With the Captain Marvel Blu-Ray and digital home release out in the world now, fans can rewatch the Marvel Cinematic Universe’s first female-led film. Of course, the joy of a home release is not just the film itself, but rather the extras that are included. Fans can find deleted scenes, blooper reels, and featurette documentary pieces about the making of the movie. But if you are a real obsessive (or just interested in filmmaking and storytelling), the real treasure is the audio commentary track. Best saved for after a few rewatches, the commentary features insight from the storytellers about scenes as they unfold on-screen. Spoilers for to follow, so if you’ve not picked up the Captain Marvel Blu Ray or digital download, check back after you’ve seen the movie.
Captain Marvel Blu Ray: Director’s Commentary
One of the coolest special features on the Captain Marvel Blu Ray is the feature commentary with directors Anna Boden and Ryan Fleck. The filmmakers discuss the trials of making the movie, the joy of filming a touching Stan Lee cameo, and why they decided to tell the story the way they did. One of the biggest surprises in the movie is that the Skrulls are actually sympathetic characters. For decades in Marvel Comics, the shapeshifting Skrulls have been antagonists. One of the biggest storylines in the Marvel Universe in recent years was a plot that involved Skrulls replacing key humans, including superheroes. But for this film, the Skrulls end up being a persecuted people in search of a homeland. This sort of story is, unfortunately, as relevant an issue in the real-world. And using the Skrulls to tell that story was a very smart idea.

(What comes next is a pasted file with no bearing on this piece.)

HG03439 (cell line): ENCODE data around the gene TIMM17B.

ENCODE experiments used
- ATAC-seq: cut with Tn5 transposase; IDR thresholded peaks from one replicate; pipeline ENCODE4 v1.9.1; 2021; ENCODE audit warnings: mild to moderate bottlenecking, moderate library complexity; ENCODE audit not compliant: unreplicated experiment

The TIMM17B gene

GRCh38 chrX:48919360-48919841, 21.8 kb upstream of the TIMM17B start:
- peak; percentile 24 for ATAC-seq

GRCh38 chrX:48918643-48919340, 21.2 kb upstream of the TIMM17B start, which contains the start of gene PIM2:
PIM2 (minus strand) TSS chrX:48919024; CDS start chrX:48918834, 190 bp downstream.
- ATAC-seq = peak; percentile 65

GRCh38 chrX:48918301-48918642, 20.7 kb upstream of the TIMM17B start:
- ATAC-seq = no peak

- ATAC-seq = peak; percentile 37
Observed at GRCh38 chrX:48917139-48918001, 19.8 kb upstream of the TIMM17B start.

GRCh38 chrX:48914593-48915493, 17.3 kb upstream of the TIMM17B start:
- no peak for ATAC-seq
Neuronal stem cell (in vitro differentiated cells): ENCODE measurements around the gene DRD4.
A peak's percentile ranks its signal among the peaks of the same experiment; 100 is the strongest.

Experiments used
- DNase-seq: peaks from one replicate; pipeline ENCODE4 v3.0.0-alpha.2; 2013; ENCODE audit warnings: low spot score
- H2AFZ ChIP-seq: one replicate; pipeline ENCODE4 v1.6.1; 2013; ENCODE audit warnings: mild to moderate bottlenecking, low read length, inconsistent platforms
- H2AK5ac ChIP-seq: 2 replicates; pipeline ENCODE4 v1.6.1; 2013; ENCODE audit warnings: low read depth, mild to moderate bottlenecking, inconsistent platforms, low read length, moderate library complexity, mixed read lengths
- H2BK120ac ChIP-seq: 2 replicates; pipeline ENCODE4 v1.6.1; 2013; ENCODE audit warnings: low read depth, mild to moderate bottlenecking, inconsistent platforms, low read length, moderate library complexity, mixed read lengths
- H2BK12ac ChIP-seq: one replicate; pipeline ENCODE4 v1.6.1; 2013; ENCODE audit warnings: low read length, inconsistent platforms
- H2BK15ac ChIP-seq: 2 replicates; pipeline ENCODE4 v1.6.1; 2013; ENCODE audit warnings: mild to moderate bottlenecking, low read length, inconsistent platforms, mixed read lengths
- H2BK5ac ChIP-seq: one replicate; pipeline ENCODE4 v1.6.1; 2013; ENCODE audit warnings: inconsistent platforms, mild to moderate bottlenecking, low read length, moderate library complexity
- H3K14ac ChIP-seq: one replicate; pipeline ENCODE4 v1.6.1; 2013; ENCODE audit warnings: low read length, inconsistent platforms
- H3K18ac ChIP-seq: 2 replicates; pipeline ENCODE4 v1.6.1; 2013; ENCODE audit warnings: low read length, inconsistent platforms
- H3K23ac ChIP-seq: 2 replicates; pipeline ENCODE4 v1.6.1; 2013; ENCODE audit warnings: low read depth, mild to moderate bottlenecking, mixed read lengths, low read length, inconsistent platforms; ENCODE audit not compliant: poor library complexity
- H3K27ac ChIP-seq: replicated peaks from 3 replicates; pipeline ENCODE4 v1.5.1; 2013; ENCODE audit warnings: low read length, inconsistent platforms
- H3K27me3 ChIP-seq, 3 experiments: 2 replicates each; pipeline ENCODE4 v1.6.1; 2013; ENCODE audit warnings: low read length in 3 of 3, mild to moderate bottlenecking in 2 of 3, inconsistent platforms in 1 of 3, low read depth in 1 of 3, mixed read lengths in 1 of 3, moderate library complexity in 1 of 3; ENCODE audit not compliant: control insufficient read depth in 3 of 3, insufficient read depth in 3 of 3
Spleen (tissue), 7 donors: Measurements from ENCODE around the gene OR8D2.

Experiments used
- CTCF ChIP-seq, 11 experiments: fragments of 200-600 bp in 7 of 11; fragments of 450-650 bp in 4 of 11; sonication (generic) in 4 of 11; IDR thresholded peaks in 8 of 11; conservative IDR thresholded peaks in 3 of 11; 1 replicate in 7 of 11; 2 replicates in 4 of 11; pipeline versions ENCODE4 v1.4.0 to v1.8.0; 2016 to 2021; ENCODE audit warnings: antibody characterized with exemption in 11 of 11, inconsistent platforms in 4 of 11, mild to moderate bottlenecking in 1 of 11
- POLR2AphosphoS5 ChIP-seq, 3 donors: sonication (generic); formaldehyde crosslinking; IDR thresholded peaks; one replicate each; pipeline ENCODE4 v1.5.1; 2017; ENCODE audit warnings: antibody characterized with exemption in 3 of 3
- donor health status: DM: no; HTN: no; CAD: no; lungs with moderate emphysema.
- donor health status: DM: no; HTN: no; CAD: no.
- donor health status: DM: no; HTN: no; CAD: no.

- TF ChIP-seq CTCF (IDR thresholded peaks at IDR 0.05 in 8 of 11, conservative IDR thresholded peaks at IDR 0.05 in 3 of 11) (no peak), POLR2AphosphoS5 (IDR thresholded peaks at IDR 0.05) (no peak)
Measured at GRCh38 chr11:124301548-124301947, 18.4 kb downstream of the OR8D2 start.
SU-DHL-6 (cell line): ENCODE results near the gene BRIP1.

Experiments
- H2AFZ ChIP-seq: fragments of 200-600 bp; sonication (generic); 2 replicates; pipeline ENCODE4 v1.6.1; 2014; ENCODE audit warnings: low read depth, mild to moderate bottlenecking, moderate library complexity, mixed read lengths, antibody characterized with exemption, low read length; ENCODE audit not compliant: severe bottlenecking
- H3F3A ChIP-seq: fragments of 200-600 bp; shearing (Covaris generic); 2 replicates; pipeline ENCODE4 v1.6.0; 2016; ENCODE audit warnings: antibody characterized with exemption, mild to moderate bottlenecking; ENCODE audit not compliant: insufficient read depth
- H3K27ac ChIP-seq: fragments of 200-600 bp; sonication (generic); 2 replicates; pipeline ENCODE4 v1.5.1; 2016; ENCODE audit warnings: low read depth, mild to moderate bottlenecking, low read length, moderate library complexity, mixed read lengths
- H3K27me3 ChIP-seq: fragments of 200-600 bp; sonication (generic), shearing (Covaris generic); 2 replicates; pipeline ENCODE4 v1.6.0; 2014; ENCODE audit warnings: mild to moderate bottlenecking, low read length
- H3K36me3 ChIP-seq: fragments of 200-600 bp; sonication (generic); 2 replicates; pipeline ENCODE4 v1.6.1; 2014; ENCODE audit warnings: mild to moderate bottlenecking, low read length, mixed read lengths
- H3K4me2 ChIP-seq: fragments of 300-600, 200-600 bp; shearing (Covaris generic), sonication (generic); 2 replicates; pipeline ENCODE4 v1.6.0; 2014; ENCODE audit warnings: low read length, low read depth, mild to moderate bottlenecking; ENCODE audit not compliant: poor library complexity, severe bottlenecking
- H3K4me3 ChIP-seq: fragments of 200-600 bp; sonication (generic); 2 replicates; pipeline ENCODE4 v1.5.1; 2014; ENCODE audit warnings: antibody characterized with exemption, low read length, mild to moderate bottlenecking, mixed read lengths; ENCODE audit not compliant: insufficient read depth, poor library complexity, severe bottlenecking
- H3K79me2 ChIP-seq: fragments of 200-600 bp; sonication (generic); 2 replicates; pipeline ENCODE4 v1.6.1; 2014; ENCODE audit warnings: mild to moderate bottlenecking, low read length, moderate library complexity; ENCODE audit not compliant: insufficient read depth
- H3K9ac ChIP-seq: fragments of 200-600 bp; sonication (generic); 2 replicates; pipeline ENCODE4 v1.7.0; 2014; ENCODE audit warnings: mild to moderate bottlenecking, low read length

Why the Skrulls Are Sympathetic
During the scene where Ben Mendelsohn’s Talos reunites with his family, Boden and Fleck explained their reasoning behind the twist. Boden said during the commentary that this scene was “the heart of the movie,” because it involves Carol Danvers waking up for the first time. “Carol finds her humanity, and we really see the humanity of the Skrulls” as well, she said. What makes this great storytelling is because we’ve spent, at least, the entire movie believing these people are the villains. So, it’s an earned narrative twist, because at no point does anyone ask why the Kree and the Skrulls are at war. The act of shapeshifting is like lying, stealing others’ identities. So, it’s easy to make assumptions about their negative intent. Similarly, fans of the comics have been “trained” to see Skrull and think “bad guy.”
That’s what makes it such a powerful version of the message Boden and Fleck wanted to send to audiences. Boden went on to say that in that moment Talos reunites with his people, we are supposed to realize that instead of monsters, these are people who love their families, care about their people, and just want to live their lives. The filmmakers didn’t just want us to empathize with the villain, like Ryan Coogler did with Killmonger in Black Panther. Boden and Fleck wanted to take these people we thought were “bad” and show us that they are just victims of circumstance. It’s the kind of moral, social message found in comics for the past 50 years.
Are you going to pick up the Captain Marvel Blu Ray or digital download? What special features are you most excited about? Let us know in the comments below or by sharing the article on social media.
Featured image via Marvel Studios
Joshua M. Patton is a father, veteran, and writer living in Pittsburgh, PA. The first books he read on his own were comics, and he's loved the medium ever since. He is the greatest star-pilot in the galaxy, a cunning warrior, and a good friend. His book "What I Learned: Stories, Essays, and More" is available in print from Amazon and from all electronic booksellers.